This would normally work, since the DNA damage would be detected by the cell, and the p53 proteins would stimulate the cancer cell to commit suicide. However, a cell with a mutated or deleted p53 gene cannot make the "cell suicide" signal. As a result, the treatment will not work effectively.
Why are some people more at risk for developing cancer?
A cell usually needs to accumulate mutations in both tumor suppressor genes and proto-oncogenes to become a cancer cell. This abnormal cell has a great growth advantage. It is stuck in the cell cycle with no brakes (defective tumor suppressor genes- lacks "stop" signals) and full acceleration (oncogenes send "go" signals). The abnormal cell multiplies out of control, passing on mutations to daughter cells. When the resulting breast tumor reaches a critical size, additional mutations can allow the cancer cells to shed from the breast tumor, travel through the blood or lymph, and invade healthy vital organs such as the liver, lung, or kidney to form "metastatic" tumors. For many types of cancer, this process can take a long time. That is why cancer occurs more often as we get older.
If a mutated tumor suppressor gene is already present in the sperm of the father or egg of the mother, this genetic damage can be passed on to their children. The good news is that each cell has two copies of the DNA "operations manual." If a child inherits a mutated tumor suppressor gene from one of their parents, the copy of tumor suppressor gene from the other manual is used. But, if the second copy of the tumor suppressor gene becomes damaged, it can no longer help protect the cell from becoming cancerous. This is called the "2-hit" model because it requires two mutations to inactivate the tumor suppressor gene. Since individuals who inherit a mutated tumor suppressor gene are born with one less working "stop" signal, they are at higher risk of developing cancer at an earlier age. Inherited breast cancer only represents 5 to 10% of all breast cancer cases. One reason is that inheriting a specific mutated tumor suppressor gene is a relatively rare event, and does not always result in developing cancer.
Breast cancer tumor suppressor genes
Scientists have identified several tumor suppressor genes, and some have been associated with increased breast cancer risk. Two tumor suppressor genes that are mutated in a high percentage of early-onset (before the age of 45) inherited breast cancer and ovarian cancer cases are called BRCA1 (BReast Cancer-1) and BRCA2. Scientists are just beginning to discover how these genes function, and how frequently mutations in these genes occur in women with a family history of breast cancer. One recent study found that women of Ashkenazi Jewish descent who had a mutation in BRCA1 or BRCA2 had just over a 50% chance of developing breast cancer by age 70. This is a lower figure than predicted by earlier studies. Much more research is needed to determine the breast cancer risk associated with inheriting mutations in these genes.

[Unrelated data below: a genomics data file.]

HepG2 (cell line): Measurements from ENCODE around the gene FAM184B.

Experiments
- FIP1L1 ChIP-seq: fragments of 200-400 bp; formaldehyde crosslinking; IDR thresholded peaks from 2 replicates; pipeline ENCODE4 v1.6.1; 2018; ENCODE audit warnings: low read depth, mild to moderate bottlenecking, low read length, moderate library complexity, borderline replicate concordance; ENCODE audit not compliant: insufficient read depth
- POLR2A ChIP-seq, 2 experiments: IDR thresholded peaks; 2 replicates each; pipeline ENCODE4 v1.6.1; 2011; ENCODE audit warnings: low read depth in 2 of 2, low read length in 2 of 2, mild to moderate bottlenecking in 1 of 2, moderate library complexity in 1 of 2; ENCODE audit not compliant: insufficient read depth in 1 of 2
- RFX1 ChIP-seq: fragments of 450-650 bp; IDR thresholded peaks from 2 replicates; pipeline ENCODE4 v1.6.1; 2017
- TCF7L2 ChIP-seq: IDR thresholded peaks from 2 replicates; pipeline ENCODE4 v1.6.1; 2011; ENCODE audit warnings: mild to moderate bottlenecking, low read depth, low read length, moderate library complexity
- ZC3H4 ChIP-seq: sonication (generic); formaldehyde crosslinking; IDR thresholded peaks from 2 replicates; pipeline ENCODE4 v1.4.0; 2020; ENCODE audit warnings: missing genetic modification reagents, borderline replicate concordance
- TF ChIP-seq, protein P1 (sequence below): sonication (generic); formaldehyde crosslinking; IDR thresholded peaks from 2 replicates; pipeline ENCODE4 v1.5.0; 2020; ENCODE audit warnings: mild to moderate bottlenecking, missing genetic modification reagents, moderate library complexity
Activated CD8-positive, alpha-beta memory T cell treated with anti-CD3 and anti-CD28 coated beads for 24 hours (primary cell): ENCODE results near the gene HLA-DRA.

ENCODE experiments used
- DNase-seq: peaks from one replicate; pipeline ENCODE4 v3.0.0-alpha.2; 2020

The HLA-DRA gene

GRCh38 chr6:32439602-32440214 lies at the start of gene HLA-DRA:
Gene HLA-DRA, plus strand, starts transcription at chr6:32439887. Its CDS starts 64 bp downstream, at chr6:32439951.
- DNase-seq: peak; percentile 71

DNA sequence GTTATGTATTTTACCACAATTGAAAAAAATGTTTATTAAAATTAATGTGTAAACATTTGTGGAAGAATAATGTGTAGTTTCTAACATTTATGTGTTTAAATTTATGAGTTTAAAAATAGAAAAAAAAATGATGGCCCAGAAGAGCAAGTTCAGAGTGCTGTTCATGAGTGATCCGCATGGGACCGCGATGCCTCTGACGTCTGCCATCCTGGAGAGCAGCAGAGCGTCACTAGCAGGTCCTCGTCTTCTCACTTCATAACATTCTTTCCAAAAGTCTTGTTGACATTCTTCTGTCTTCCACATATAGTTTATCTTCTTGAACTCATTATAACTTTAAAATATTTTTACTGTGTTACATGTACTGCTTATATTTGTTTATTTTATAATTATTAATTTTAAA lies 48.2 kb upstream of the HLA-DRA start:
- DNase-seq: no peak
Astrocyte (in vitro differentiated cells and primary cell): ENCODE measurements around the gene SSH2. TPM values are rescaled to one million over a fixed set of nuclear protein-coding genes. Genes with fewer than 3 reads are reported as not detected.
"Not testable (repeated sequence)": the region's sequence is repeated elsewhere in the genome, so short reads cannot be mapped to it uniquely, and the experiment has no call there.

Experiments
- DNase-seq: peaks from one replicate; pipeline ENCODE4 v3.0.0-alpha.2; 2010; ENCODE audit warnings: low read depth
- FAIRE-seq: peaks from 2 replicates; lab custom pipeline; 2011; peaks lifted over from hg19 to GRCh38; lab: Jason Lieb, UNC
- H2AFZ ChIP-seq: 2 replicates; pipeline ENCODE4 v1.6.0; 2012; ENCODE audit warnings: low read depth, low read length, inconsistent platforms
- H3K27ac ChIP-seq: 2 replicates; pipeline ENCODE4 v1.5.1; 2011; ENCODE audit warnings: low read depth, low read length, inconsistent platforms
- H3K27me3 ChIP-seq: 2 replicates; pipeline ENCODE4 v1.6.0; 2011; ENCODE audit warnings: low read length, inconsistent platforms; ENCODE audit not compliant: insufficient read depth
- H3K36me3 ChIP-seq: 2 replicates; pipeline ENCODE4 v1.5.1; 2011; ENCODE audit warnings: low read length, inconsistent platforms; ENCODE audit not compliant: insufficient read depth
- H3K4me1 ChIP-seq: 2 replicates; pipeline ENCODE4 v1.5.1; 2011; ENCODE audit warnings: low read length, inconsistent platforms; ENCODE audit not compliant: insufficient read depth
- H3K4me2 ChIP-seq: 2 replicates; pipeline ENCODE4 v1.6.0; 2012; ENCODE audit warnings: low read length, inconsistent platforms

The p53 tumor suppressor gene is missing or does not work in more than 60% of all breast cancers. The p53 gene plays a central role in the cell's response to DNA damage. We have already mentioned the importance of the p53 protein in the process of stimulating mutated cells to commit cell suicide, and its role in "braking" the cell cycle to prevent cells with DNA damage from dividing further. In most cases, damage to the p53 gene is acquired during one's lifetime, though in rare instances a pattern of early-onset cancers has been traced to inheriting mutated p53 genes (less than 100 families world-wide with Li-Fraumeni-Syndrome).
What are some of the other tumor suppressor genes that may be important in breast cancer?
Researchers are investigating the relationship of the tumor suppressor gene ATM (ataxia telangiectasia) and breast cancer risk. The ATM gene codes for a protein which is important in repairing radiation-induced damage to DNA. The retinoblastomia tumor suppressor gene (RB), codes for a protein that functions as a "master brake" in the cell cycle. Mutations in this gene have been found in some breast tumors, and a variety of other cancers. A new breast cancer tumor suppressor gene, called TSG101, has been recently identified, and studies are underway to study its function.
Tumor suppressor genes function as guardians of our cells by preventing cells with DNA damage from dividing and passing on harmful mutations to daughter cells. Some tumor suppressor proteins function as a braking signal that stops the cell cycle when a cell with DNA damage is detected and needs to be repaired. Other tumor suppressor proteins instruct a cell with damaged DNA to commit cell suicide. Efforts to identify new breast cancer tumor suppressor genes, and to determine how tumor suppressor genes work, will help researchers and clinicians design better ways to detect, treat and someday prevent breast cancer.
Why are more studies needed?
We do not know how tumor suppressor genes sense DNA damage in a cell.
We do not know how closely the mutation of a tumor suppressor gene is linked to the development of particular types of cancer.
We need to know more about the possible role environmental factors may play in causing mutations in tumor suppressor genes.
How can one find out more about tumor suppressor genes?
Three recommended references for further reading are:
Cooper, G.M. "Tumor Suppressor Genes in Human Neoplasms" Chapter
10, in Oncogenes, 2nd ed., Boston, Jones and Bartlett Publishers, pages
Cox, L.A., and others. "Tumor Suppressor Genes and Their Roles in
Breast Cancer" in Breast Cancer Research and Treatment, Volume
32, pages 19-38, 1994.
Weinberg, R. "How Cancer Arises" in Scientific American,
pages 62-70, September, 1996.
Cooper, G.M. "Tumor Suppressor Genes in Human Neoplasms" Chapter 10, in Oncogenes, 2nd ed., Boston, Jones and Bartlett Publishers, pages 145-151, 1995.
Cox, L.A., and others. "Tumor Suppressor Genes and Their Roles in Breast Cancer" in Breast Cancer Research and Treatment, Volume 32, pages 19-38, 1994.
Weinberg, R. "How Cancer Arises" in Scientific American, pages 62-70, September, 1996.
This article was written as a part of an independent undergraduate student research project by Madhuri Putta, under the supervision of Dr.Suzanne M. Snedeker, BCERF Research Project Leader.
When reproducing this material, credit the authors and the Program on Breast Cancer and
Environmental Risk Factors in New York State.
Funding for this Fact Sheet was made possible by Cornell University and the New York State Department of Health.